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Welcome! Follow the cyber team, Olivia Beavers (@olivia_beavers) and Jacqueline Thomsen (@jacq_thomsen), and the tech team, Harper Neidig (@hneidig) and Emily Birnbaum (@birnbaum_e).
NOT IN MY GRID: A group of powerful senators that includes the bipartisan leaders of the Senate Intelligence Committee and Sen. Mitt RomneyWillard (Mitt) Mitt RomneyGOP lobbyists worry Trump lags in K Street fundraising The Hill’s Morning Report — Emergency declaration to test GOP loyalty to Trump Don’t look for House GOP to defy Trump on border wall MORE (Utah), the 2012 GOP presidential nominee, are pressing the Trump administration to ban the use of Huawei technologies in order to protect U.S. infrastructure.
In the letter sent Monday to Energy Secretary Rick PerryJames (Rick) Richard PerryNevada governor to boycott Trump meeting Dems open new front against Trump The Hill’s 12:30 Report: State of the Union takeaways | Sights and sounds from the night | Virginia attorney general admits he wore blackface MORE and Homeland Security Secretary Kirstjen NielsenKirstjen Michele NielsenImmigrant advocacy groups seek restraining order to block Trump asylum policy The Hill’s Morning Report – Trump faces mounting challenges to emergency declaration 2,000 asylum seekers return home, decide to stay in Mexico: report MORE, the 11 senators said a ban should be considered to protect U.S. utilities and the power grid.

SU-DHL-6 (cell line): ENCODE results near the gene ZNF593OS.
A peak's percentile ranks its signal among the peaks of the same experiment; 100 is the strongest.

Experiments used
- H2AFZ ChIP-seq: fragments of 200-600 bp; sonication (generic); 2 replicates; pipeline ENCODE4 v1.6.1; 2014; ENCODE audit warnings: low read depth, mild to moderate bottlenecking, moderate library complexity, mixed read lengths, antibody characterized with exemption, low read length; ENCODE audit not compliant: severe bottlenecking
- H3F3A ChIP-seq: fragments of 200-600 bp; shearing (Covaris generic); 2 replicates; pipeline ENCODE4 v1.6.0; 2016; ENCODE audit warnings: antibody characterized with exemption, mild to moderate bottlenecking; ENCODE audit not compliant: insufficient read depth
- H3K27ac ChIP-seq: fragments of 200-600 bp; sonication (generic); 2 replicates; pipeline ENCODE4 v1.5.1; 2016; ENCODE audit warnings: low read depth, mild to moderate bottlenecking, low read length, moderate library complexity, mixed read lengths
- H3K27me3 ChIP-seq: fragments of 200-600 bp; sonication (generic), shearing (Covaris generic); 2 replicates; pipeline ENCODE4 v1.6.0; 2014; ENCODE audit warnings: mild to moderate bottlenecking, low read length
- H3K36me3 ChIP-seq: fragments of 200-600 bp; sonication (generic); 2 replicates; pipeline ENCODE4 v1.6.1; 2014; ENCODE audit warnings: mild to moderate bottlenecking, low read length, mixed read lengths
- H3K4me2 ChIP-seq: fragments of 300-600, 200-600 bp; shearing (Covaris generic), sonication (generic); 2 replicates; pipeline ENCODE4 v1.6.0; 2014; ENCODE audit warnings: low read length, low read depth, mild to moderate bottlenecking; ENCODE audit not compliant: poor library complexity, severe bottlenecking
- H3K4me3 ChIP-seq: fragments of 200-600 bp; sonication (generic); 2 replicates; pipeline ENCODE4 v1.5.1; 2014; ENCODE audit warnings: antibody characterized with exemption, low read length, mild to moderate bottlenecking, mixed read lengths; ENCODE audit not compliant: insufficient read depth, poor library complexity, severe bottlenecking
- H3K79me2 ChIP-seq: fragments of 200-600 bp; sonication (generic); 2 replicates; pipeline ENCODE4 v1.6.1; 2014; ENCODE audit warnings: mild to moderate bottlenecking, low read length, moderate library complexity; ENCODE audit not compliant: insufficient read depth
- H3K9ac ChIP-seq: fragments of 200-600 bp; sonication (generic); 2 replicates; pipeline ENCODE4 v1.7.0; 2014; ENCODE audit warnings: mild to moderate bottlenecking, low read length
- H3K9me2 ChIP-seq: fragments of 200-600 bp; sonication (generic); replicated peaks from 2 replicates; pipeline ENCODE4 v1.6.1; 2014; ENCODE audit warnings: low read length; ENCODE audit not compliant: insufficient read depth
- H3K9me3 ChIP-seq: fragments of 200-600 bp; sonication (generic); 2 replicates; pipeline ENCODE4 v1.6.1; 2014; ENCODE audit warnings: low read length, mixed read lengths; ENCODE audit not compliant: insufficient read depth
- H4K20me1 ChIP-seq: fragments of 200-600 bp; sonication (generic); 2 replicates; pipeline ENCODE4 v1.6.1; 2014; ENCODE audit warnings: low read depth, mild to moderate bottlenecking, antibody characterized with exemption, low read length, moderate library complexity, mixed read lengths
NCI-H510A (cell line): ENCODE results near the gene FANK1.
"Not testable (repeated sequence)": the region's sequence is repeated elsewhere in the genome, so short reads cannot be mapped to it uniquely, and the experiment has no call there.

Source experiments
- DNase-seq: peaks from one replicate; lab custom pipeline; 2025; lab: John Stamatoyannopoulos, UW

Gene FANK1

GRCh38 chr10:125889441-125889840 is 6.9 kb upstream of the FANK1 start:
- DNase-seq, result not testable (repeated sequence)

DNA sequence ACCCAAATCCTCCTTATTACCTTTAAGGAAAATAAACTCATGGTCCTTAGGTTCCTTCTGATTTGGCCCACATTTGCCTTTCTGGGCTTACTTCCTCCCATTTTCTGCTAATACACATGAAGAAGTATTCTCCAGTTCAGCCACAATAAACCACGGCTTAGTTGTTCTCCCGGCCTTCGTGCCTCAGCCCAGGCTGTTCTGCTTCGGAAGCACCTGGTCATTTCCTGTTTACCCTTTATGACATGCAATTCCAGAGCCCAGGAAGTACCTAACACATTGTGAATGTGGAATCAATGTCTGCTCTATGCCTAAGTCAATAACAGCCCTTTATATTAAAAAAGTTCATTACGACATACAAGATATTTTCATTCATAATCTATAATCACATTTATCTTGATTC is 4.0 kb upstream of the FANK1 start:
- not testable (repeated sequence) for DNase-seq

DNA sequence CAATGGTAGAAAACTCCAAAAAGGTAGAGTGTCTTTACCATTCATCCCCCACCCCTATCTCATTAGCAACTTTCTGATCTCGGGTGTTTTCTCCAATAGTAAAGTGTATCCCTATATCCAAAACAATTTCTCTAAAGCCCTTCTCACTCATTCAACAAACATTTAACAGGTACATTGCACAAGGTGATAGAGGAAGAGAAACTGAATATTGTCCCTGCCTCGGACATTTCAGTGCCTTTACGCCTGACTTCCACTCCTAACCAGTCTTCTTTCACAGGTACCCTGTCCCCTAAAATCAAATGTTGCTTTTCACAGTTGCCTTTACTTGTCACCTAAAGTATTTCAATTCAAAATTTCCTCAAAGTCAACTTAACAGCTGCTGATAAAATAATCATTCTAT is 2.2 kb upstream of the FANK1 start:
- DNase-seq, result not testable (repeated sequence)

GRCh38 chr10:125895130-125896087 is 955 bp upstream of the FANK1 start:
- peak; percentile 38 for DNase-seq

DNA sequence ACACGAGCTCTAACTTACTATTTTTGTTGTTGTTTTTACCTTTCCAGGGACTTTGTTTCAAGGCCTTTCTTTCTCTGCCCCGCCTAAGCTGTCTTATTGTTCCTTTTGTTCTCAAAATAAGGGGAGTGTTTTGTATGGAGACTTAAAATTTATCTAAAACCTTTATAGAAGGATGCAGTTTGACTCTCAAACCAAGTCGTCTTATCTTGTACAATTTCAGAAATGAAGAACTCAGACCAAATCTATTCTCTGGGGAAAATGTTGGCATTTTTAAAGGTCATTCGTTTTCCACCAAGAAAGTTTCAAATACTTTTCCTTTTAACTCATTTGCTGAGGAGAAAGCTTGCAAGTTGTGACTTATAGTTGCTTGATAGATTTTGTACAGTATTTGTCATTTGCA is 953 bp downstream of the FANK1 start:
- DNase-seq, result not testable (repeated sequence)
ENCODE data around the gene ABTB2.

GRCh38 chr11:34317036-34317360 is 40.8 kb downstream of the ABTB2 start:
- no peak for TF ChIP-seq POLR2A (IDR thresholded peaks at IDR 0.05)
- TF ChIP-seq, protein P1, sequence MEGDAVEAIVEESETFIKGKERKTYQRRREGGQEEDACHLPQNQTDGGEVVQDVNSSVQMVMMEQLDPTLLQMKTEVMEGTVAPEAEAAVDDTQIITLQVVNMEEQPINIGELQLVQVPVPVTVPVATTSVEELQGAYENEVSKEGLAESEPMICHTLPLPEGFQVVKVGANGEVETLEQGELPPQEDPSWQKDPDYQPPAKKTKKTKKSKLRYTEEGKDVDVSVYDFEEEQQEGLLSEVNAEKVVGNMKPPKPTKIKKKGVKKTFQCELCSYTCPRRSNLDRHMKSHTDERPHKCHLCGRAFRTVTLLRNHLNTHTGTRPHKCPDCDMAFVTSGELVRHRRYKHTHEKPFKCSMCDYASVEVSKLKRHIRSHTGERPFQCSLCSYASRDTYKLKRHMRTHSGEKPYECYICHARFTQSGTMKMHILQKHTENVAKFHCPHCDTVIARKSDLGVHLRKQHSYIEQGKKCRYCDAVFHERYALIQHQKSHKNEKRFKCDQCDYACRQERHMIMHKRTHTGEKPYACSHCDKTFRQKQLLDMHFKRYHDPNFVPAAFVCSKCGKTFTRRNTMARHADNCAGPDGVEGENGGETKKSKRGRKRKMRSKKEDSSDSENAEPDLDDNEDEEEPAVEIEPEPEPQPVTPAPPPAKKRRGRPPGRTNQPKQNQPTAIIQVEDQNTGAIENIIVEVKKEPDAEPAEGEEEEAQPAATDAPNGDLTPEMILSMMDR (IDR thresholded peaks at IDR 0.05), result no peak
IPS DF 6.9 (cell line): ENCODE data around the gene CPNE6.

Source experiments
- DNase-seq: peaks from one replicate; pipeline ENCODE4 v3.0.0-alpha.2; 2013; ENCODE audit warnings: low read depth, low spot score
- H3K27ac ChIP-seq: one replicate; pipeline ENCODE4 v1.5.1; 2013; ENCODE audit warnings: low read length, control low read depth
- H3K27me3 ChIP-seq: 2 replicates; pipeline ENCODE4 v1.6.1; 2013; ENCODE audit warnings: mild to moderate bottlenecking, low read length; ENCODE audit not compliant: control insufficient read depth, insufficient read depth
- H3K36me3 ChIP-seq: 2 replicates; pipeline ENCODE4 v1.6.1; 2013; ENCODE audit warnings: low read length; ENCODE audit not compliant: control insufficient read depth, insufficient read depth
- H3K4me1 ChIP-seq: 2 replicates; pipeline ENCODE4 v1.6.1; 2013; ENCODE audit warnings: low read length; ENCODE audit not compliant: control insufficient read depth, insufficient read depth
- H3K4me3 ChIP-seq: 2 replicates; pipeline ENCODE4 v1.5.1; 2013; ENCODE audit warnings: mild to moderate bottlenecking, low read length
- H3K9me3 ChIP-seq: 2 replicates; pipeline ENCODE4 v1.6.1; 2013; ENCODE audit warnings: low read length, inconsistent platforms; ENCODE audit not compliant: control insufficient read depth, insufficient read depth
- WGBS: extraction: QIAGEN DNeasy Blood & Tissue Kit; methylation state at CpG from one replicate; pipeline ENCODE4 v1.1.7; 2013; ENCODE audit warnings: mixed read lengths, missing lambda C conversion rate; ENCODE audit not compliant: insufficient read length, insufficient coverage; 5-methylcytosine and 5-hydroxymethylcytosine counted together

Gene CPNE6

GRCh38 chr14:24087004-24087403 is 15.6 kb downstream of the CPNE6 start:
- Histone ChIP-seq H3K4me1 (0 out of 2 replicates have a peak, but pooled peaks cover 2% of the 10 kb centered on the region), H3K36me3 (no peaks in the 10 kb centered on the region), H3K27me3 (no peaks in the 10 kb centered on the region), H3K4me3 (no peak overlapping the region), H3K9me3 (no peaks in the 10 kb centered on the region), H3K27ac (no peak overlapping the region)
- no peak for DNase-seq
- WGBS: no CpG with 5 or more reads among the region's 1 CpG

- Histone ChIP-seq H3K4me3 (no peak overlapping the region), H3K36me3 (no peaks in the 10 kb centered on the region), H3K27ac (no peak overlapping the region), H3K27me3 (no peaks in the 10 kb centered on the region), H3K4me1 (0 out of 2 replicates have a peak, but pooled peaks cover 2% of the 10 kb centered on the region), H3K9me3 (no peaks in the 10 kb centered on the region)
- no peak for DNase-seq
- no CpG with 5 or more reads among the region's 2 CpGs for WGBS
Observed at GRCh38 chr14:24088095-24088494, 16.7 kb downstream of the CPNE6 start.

“We understand that Huawei, the world’s largest manufacturer of solar inverters, is attempting to access our domestic residential and commercial markets,” the letter states. “Congress recently acted to block Huawei from our telecommunications equipment market due to concerns with the company’s links to China’s intelligence services. We urge similar action to protect critical U.S. electrical systems and infrastructure.”
The letter was signed by Intelligence Committee Chairman Richard BurrRichard Mauze BurrFive tantalizing questions about Mueller’s investigation The Memo: Mueller report won’t end Trump’s legal woes Trump says ‘witch hunt’ must end as reports say Mueller preparing to file report MORE (R-N.C.) and the panel’s top Democrat, Sen. Mark WarnerMark Robert WarnerHillicon Valley: Trump pushes to speed up 5G rollout | Judge hits Roger Stone with full gag order | Google ends forced arbitration | Advertisers leave YouTube after report on pedophile ring Warner questions health care groups on cybersecurity Cohen to testify before Senate Intel on Tuesday MORE (Va.).